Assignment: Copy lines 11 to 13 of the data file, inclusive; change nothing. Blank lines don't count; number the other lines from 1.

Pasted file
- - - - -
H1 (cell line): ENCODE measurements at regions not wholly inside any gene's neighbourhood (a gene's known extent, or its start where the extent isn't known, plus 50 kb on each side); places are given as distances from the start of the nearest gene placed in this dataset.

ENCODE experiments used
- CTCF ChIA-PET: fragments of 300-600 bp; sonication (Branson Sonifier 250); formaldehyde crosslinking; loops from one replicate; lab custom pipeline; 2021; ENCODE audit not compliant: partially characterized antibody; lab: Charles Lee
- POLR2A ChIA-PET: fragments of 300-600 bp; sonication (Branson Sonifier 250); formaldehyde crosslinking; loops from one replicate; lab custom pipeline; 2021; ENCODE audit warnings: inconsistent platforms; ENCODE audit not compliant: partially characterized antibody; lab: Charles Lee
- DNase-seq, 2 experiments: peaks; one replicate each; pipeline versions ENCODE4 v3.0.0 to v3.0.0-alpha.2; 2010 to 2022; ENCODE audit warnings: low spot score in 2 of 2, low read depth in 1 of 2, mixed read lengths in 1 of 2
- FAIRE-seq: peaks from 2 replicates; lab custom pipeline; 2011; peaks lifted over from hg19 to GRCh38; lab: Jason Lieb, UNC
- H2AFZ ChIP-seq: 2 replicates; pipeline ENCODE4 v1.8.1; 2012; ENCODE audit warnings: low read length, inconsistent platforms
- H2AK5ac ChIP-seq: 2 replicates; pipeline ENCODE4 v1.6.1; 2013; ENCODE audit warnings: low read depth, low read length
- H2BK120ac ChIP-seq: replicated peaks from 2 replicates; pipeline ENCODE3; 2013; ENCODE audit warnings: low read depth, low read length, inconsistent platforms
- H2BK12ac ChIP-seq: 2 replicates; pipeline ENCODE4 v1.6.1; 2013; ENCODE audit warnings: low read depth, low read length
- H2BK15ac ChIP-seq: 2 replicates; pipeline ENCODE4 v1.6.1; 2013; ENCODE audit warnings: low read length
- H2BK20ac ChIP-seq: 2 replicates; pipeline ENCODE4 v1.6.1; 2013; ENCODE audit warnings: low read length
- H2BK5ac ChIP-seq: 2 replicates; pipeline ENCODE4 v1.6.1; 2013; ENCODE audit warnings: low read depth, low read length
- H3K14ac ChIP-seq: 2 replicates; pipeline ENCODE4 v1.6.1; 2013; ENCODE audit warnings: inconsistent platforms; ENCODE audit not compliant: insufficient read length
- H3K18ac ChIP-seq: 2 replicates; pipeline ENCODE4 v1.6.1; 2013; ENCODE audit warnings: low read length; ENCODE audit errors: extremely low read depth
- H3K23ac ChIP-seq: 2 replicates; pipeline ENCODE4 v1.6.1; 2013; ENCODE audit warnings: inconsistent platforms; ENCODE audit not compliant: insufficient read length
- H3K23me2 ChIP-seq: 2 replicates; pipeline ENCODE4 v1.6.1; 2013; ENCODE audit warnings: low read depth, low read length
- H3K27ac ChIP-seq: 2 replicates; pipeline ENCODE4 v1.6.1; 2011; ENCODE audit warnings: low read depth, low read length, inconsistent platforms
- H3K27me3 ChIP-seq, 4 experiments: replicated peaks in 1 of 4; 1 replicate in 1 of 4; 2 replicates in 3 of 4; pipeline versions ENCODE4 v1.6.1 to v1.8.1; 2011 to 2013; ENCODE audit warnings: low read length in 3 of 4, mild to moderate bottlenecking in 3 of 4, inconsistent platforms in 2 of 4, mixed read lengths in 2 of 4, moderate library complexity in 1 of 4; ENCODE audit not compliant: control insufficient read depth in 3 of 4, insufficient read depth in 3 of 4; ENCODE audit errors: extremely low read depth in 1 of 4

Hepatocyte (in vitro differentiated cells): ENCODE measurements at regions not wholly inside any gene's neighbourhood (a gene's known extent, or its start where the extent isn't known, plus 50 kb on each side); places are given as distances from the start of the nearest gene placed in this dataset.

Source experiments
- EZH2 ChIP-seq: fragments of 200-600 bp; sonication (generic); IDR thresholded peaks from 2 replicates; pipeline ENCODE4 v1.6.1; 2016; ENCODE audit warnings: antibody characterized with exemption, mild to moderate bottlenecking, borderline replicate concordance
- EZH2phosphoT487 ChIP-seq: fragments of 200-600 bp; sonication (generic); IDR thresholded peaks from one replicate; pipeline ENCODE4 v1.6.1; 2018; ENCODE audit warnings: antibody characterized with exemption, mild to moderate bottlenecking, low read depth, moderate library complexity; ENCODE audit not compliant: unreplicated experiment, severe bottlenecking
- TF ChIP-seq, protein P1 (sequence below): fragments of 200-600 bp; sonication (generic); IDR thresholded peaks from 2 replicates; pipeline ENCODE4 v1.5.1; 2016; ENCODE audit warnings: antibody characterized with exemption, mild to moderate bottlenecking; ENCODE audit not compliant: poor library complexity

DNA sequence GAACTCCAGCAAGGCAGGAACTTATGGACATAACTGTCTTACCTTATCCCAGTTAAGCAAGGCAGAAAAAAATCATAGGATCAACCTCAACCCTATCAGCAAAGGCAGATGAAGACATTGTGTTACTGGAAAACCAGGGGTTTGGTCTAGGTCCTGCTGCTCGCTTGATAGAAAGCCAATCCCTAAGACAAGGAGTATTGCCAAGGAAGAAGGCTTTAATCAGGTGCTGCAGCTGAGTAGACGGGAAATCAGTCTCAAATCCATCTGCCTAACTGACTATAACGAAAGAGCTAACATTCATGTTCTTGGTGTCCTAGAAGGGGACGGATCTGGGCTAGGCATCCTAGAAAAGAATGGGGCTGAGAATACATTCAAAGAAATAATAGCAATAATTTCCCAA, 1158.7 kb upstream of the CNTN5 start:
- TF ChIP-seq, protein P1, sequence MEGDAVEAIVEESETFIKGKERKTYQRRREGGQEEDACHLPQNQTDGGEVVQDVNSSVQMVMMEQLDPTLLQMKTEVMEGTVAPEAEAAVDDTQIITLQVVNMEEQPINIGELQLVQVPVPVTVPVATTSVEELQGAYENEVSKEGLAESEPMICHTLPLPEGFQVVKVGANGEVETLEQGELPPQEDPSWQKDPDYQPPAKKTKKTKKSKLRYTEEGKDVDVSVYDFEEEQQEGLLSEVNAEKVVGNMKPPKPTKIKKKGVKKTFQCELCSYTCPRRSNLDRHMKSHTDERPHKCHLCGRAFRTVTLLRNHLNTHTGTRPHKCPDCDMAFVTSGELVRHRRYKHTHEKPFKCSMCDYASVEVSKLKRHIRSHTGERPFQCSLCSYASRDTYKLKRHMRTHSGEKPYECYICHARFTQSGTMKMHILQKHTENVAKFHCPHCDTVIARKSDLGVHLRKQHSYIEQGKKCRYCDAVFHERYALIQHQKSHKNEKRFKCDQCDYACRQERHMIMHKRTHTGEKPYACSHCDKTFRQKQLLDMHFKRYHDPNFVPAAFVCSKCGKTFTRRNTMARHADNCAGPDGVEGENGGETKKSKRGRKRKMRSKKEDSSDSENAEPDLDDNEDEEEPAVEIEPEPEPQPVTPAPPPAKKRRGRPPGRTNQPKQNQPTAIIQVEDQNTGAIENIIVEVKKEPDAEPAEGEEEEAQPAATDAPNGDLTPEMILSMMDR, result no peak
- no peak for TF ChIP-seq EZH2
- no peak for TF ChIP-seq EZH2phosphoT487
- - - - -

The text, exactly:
- H2BK15ac ChIP-seq: 2 replicates; pipeline ENCODE4 v1.6.1; 2013; ENCODE audit warnings: low read length
- H2BK20ac ChIP-seq: 2 replicates; pipeline ENCODE4 v1.6.1; 2013; ENCODE audit warnings: low read length
- H2BK5ac ChIP-seq: 2 replicates; pipeline ENCODE4 v1.6.1; 2013; ENCODE audit warnings: low read depth, low read length